The state of California's legal battle to overturn a San Francisco waterfront development measure is still alive after a judge on Wednesday denied a city motion to dismiss the action.
The suit by the California State Lands Commission challenges Proposition B. The commission says the measure violates state law by usurping the Port of San Francisco's authority over 7.5 miles of waterfront.
The commission also argues that by limiting the port's ability to develop its properties, granted to the city under the 1968 Burton Act, Prop. B interferes with the state's long-established interest in how the waterfront is used.
The initiative, passed by 59 percent of voters last June, requires developments to get voter approval if they exceed height limits of between 40 and 80 feet.
"Proposition B takes a portion of legislative authority away from the port. Not only does it set in stone height limits today, it takes away the future ability of the port to change those height limits without coming and getting approval of the people of the city of San Francisco," California Deputy Attorney General Joseph Rusconi argued.
But Deputy City Attorney Christine Van Aken defended Prop. B, contending the port hasn't had exclusive authority over the shoreline since the state transferred waterfront lands to the city in 1968 under an agreement known as the Burton Act.
"The claim that complete authority over the waterfront actually resides with the port, under the Burton Act, and not with the Board of Supervisors and not with the people of San Francisco, is irreconcilable with 40 years of practice in San Francisco," said Van Aken. "The height limits that are currently in effect on the waterfront were not set by the port. They were set by the Board of Supervisors."
San Francisco Superior Court Judge Suzanne Bolanos threw out one of the state Lands Commission's principal arguments: that by limiting the port's authority, Prop. B illegally conflicts with San Francisco City Charter.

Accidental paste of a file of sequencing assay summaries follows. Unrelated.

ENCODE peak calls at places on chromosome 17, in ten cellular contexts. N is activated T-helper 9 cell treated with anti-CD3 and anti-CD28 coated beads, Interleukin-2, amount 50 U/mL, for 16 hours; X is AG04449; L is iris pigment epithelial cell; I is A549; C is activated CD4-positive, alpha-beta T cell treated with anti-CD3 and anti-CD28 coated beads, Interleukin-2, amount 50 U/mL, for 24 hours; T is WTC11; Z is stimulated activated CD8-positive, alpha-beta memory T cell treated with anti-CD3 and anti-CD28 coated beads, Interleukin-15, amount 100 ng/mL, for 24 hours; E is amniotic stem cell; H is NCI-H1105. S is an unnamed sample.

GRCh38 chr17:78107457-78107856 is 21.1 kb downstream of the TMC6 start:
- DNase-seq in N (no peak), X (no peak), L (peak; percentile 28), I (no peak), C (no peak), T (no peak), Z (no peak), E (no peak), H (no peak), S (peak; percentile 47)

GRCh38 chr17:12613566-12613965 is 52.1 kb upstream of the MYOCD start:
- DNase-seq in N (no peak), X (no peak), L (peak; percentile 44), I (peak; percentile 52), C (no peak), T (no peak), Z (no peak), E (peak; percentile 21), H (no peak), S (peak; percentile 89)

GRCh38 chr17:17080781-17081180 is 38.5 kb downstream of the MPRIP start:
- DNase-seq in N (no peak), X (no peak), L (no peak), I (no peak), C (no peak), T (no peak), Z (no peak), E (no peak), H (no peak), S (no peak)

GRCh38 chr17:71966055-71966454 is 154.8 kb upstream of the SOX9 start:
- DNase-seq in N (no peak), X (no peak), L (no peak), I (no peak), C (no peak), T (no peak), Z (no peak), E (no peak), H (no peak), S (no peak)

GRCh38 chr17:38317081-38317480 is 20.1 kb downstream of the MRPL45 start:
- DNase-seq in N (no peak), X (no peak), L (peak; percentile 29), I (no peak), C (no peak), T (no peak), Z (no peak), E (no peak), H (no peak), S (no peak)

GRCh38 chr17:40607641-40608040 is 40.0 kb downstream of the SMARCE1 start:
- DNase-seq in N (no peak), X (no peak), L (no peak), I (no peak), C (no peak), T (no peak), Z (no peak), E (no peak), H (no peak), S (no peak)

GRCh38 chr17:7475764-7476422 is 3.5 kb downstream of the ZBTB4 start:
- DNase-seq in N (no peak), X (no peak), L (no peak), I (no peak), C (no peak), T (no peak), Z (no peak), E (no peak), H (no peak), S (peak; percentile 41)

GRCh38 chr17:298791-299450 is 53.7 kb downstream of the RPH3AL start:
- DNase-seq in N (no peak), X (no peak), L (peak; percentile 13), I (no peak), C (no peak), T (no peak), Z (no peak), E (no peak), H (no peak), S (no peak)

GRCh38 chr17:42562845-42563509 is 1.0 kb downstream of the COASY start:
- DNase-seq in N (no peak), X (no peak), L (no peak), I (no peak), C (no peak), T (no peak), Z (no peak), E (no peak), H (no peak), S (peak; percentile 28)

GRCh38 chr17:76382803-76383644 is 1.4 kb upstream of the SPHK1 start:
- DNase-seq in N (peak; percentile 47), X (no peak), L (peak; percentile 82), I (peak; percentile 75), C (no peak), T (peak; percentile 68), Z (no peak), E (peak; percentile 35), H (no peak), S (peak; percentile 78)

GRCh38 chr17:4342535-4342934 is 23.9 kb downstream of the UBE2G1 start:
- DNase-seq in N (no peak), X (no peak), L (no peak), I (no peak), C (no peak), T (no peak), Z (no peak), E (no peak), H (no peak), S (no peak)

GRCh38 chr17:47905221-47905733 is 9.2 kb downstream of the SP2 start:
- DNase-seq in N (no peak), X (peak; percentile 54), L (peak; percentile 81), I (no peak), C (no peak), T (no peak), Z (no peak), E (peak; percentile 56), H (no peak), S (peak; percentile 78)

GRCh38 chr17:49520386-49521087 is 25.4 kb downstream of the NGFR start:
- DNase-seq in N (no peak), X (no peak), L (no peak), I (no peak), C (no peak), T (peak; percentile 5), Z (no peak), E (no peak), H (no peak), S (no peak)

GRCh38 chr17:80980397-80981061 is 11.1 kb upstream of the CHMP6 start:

But Bolanos rejected the city's attempt to dismiss four other parts of the state's lawsuit -- essentially, the Lands Commission assertions that Prop. B harms the port and conflicts with state interests -- and ordered a hearing on those issues May 20.
Jon Golinger, who led the campaign to pass the measure, was pleased that "Prop. B remains the law of the land," but expressed concerns about Bolanos' tentative ruling.
"This actually creates more uncertainty for developers and the port, rather than making clear what the rules are moving forward," he told reporters outside the courtroom.
The Lands Commission, he said, has been "focused on money, money, money, but the value of the waterfront includes that it's a resource-rich place. But views, recreation and open space are worth a lot to everyone in California, and that should be something we hope the judge will consider."
Tim Cohen, executive director of the San Francisco Housing Action Coalition, wrote in a blog post that the judge's decision "indicates the measure may be in trouble."
"Today’s ruling gives us optimism that Prop. B might not withstand legal scrutiny and may no longer be a barrier to building thousands of homes at all levels of affordability on San Francisco’s port property," Cohen said in a statement.